An awful lot of Krugers have been killed by the mouths of the press on both sides of the Atlantic over this affair. But it's worth remembering that America didn't go to war over the hostages in Iran in the 1980s, Britain never went to war for Terry Waite, and even Victorian Britain preferred targets like Theodore of Abyssinia - rather than the estimated 350,000 strong Iranian army. Iran went into this for a propaganda victory, and it's worth reflecting that, as has been said about blogging, that's a little like wrestling with a pig - you both get muddy, but the pig likes it. As a bonus, that comparison ought to irritate Ahmedinajad.

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Any lessons?

Watching the aftermath of that '92 election shock, a number of thoughts also struck me. The first was the absolute loathing for the press shown by every Labour supporter interviewed. This was such that Michael Foot could describe an election with the highest turnout for twenty years, that gave John Major the highest ever number of votes, as a disaster for British democracy. This led into the second reaction: that the Labour message was the right one, though maybe it had compromised to the right too much, and that what was needed was not a different message, but a different electorate.
Luminaries like Ken Livingstone, John Prescott and George Galloway all opined that what was needed was a clearer delineation from the Conservatives: an identifiably Socialist message. Looking back, as a conservative, I suppose I ought to regret that they didn't take this route: a truly unelectable Labour Party would surely have resulted.
The danger for the Labour Party today is that many will consider that the alternative - the centrist repositioning of New Labour - has been tested to destruction and that only by a return to true Socialism can Labour be reborn. If Brown becomes leader and goes on to lose the election, not only will this hypothesis look more reasonable, but the opportunity for Labour to elect someone like Miliband will have receded - a more ideolgically 'pure' candidate will have to be found, like John Hutton for example.
Labour would then be in danger of falling into precisely the same trap as the Tories did in 1997 - retreating into ideolgically pure water, refusing to compromise with the electorate - and thus rendering themselves unelectable all over again. They dodged the bullet in 1992 - can they do the same again in 2009?

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Early signs?

Among the varied geeky pleasures of watching the re-run of the 1992 General Election coverage on BBC Parliament yesterday (I was tidying up at the same time OK?): seeing Oliver Letwin as the unsuccessful candidate against Glenda Jackson; realising that Francis Maude has looked and sounded identical for the last 15 years; seeing George Galloway breaking party ranks to criticise a Labour leader for being insufficiently left-wing. Something was missing though. We saw John Prescott wheeled out to try and explain the Labour failure (not left-wing enough), we saw Robin Cook asked if he would stand against Kinnock, we saw Donald Dewar asked the reason for the Tories increase of their vote in Scotland, we saw Margaret Beckett, we saw John Smith, we saw Roy Hattersley, we even saw a jejune Tony Blair, sounding unaccountably plummier than he does these days.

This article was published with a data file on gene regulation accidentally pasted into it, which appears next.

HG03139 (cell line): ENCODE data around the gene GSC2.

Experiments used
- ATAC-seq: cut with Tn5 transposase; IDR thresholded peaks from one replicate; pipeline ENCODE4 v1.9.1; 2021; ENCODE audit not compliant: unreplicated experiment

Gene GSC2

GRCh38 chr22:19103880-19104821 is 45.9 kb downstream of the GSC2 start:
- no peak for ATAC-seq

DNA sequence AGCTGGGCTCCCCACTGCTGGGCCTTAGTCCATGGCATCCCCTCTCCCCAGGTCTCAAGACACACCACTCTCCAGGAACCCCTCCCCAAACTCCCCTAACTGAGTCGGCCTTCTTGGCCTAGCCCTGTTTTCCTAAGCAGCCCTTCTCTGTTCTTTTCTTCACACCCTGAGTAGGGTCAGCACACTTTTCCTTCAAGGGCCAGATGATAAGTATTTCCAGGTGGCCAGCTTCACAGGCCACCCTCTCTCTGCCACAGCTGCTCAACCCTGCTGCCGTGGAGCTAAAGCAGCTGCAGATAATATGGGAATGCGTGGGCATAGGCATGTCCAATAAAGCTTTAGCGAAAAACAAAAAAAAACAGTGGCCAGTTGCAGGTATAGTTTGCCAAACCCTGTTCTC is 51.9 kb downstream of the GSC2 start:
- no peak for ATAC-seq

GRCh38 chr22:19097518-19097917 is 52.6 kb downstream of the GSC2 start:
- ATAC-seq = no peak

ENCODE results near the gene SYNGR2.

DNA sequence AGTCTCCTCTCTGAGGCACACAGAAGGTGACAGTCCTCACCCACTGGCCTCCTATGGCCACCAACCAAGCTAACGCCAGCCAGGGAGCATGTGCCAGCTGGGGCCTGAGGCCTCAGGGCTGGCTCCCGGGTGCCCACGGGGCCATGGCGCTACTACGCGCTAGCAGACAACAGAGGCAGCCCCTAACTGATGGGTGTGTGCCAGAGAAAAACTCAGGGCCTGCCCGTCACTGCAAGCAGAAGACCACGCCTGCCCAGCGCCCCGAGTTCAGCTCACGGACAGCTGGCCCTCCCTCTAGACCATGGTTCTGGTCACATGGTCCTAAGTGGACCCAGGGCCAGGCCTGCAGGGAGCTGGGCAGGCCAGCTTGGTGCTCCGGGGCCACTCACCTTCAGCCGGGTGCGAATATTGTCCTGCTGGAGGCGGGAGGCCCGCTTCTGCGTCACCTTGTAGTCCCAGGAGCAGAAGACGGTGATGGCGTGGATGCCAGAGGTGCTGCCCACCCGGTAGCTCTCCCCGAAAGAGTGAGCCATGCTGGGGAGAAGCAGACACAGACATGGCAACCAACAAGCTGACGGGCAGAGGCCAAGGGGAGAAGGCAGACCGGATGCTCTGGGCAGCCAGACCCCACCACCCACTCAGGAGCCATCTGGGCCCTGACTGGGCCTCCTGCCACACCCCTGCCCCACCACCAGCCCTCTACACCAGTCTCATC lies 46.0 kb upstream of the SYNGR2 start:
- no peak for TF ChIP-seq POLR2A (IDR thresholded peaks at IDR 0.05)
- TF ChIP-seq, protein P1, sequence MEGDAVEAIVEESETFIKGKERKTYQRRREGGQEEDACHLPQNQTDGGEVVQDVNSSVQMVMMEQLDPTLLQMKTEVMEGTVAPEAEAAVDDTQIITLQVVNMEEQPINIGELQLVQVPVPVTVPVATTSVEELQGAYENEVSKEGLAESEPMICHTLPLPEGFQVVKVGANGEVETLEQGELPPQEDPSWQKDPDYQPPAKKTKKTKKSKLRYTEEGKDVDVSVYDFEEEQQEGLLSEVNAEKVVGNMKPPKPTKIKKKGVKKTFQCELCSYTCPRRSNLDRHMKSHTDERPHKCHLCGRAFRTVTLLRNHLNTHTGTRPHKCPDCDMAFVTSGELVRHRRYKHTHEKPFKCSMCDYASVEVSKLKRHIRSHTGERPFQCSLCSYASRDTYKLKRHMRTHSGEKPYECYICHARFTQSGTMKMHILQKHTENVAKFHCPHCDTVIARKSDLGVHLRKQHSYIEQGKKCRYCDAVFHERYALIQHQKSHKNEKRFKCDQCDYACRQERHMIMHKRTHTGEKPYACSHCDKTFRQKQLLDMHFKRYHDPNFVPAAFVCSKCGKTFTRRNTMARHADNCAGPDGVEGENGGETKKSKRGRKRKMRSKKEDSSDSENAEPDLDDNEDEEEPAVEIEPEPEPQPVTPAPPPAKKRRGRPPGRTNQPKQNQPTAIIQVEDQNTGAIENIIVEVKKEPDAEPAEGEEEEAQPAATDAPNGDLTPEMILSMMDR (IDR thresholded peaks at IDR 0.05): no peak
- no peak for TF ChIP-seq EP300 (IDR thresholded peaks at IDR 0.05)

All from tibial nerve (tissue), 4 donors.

Galloway identified the two likely candidate to replace Kinnock as being John Smith, the shadow Chancellor, and Gordon Brown, with Galloway predicting that Kinnock would prefer Brown, since Brown was a man in his image. As shadow at the DTI, Brown had played a prominent role in the campaign, he was tipped to be Kinnock's replacement and he had been partly responsible for the economic side of the Labour Party manifesto - the area that sunk them. But where was he on election night? The programme felt like a roll-call of the major players in British politics in the 90s, but Gordon, when the night turned sour, was nowhere to be seen. I doubt this has any real relevance but, in light of his Macavity reputation, it did seem rather striking.
Hope you all had a Happy Easter by the way.

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Wednesday, April 04, 2007

Utterly repulsive

There's a newish blogger operating out of Kenya, the reluctant memsahib, who, in this post, reminds me of one of the reasons why, when I went back to Africa in 2003, I went as an expatriate rather than as a hairy student teacher.
Mango flies lay their eggs on laundry on the washing line. They are canny and know that during the hot, dry weather their larvae, which needs moisture to survive, would curl up and die. So they wait until the rains when the laundry – bearing mango fly nursery – gets taken inside still damp. They are especially canny because, in order for their species to survive, they have identified those houses where a) there is no drier and b) housekeeping a bit slack so ironing not up to much (ironing, you understand, would have same effect on baby mango flies that tumble drier would: i.e.desiccate them so that they curl up and die). Donning clothes that came off the line damp, didn’t see inside of a tumble drier and had only cursory brush with lukewarm iron (power being what it is – or more correctly, what it isn’t) means exposing yourself to mango fly infestation. Resident larvae, delighted to meet warmth of human skin, leap off bra, pants, inside of jeans and burrow delightedly into your flesh. You don’t notice at first. Not until the mango fly has begun to grow which makes your skin itch and swell in an angry lump which eventually develops a head. For a while you kid yourself that you’ve got a boil – the result of the stresses of living in Africa.